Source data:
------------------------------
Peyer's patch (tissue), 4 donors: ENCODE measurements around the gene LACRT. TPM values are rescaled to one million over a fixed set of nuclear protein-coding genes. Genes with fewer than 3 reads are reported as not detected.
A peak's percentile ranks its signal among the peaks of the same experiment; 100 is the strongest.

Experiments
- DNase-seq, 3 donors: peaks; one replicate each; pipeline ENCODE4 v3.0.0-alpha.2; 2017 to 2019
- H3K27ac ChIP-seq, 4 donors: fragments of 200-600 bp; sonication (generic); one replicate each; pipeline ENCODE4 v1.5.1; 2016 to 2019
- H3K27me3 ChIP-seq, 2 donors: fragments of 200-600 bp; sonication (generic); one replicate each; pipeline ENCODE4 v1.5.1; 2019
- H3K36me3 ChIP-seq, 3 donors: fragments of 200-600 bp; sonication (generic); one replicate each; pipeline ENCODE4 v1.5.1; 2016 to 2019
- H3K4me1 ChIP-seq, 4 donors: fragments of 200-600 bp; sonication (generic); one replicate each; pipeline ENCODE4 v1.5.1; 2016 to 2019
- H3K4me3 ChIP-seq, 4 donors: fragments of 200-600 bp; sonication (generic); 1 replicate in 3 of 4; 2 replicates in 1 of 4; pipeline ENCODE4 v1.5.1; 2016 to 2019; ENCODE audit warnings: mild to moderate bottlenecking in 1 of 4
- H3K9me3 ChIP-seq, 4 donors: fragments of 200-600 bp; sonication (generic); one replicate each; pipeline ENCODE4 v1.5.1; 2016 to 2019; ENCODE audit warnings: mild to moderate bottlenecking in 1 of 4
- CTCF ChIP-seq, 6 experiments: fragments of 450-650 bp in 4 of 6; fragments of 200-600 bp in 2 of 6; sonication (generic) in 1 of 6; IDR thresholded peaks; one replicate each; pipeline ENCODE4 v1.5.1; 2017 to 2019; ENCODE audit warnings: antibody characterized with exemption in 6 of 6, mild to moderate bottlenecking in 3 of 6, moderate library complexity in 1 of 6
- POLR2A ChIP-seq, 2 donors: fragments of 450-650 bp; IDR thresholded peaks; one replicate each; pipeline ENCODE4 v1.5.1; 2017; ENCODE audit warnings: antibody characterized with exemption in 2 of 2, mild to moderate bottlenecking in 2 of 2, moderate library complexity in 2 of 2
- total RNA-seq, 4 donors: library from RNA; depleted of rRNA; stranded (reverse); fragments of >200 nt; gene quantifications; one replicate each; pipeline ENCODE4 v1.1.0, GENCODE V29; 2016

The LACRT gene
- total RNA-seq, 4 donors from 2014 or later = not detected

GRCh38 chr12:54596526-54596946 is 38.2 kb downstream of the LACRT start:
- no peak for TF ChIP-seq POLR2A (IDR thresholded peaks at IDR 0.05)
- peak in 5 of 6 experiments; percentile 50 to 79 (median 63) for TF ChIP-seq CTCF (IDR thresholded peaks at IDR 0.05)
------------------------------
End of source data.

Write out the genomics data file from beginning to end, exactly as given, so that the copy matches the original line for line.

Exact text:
Peyer's patch (tissue), 4 donors: ENCODE measurements around the gene LACRT. TPM values are rescaled to one million over a fixed set of nuclear protein-coding genes. Genes with fewer than 3 reads are reported as not detected.
A peak's percentile ranks its signal among the peaks of the same experiment; 100 is the strongest.

Experiments
- DNase-seq, 3 donors: peaks; one replicate each; pipeline ENCODE4 v3.0.0-alpha.2; 2017 to 2019
- H3K27ac ChIP-seq, 4 donors: fragments of 200-600 bp; sonication (generic); one replicate each; pipeline ENCODE4 v1.5.1; 2016 to 2019
- H3K27me3 ChIP-seq, 2 donors: fragments of 200-600 bp; sonication (generic); one replicate each; pipeline ENCODE4 v1.5.1; 2019
- H3K36me3 ChIP-seq, 3 donors: fragments of 200-600 bp; sonication (generic); one replicate each; pipeline ENCODE4 v1.5.1; 2016 to 2019
- H3K4me1 ChIP-seq, 4 donors: fragments of 200-600 bp; sonication (generic); one replicate each; pipeline ENCODE4 v1.5.1; 2016 to 2019
- H3K4me3 ChIP-seq, 4 donors: fragments of 200-600 bp; sonication (generic); 1 replicate in 3 of 4; 2 replicates in 1 of 4; pipeline ENCODE4 v1.5.1; 2016 to 2019; ENCODE audit warnings: mild to moderate bottlenecking in 1 of 4
- H3K9me3 ChIP-seq, 4 donors: fragments of 200-600 bp; sonication (generic); one replicate each; pipeline ENCODE4 v1.5.1; 2016 to 2019; ENCODE audit warnings: mild to moderate bottlenecking in 1 of 4
- CTCF ChIP-seq, 6 experiments: fragments of 450-650 bp in 4 of 6; fragments of 200-600 bp in 2 of 6; sonication (generic) in 1 of 6; IDR thresholded peaks; one replicate each; pipeline ENCODE4 v1.5.1; 2017 to 2019; ENCODE audit warnings: antibody characterized with exemption in 6 of 6, mild to moderate bottlenecking in 3 of 6, moderate library complexity in 1 of 6
- POLR2A ChIP-seq, 2 donors: fragments of 450-650 bp; IDR thresholded peaks; one replicate each; pipeline ENCODE4 v1.5.1; 2017; ENCODE audit warnings: antibody characterized with exemption in 2 of 2, mild to moderate bottlenecking in 2 of 2, moderate library complexity in 2 of 2
- total RNA-seq, 4 donors: library from RNA; depleted of rRNA; stranded (reverse); fragments of >200 nt; gene quantifications; one replicate each; pipeline ENCODE4 v1.1.0, GENCODE V29; 2016

The LACRT gene
- total RNA-seq, 4 donors from 2014 or later = not detected

GRCh38 chr12:54596526-54596946 is 38.2 kb downstream of the LACRT start:
- no peak for TF ChIP-seq POLR2A (IDR thresholded peaks at IDR 0.05)
- peak in 5 of 6 experiments; percentile 50 to 79 (median 63) for TF ChIP-seq CTCF (IDR thresholded peaks at IDR 0.05)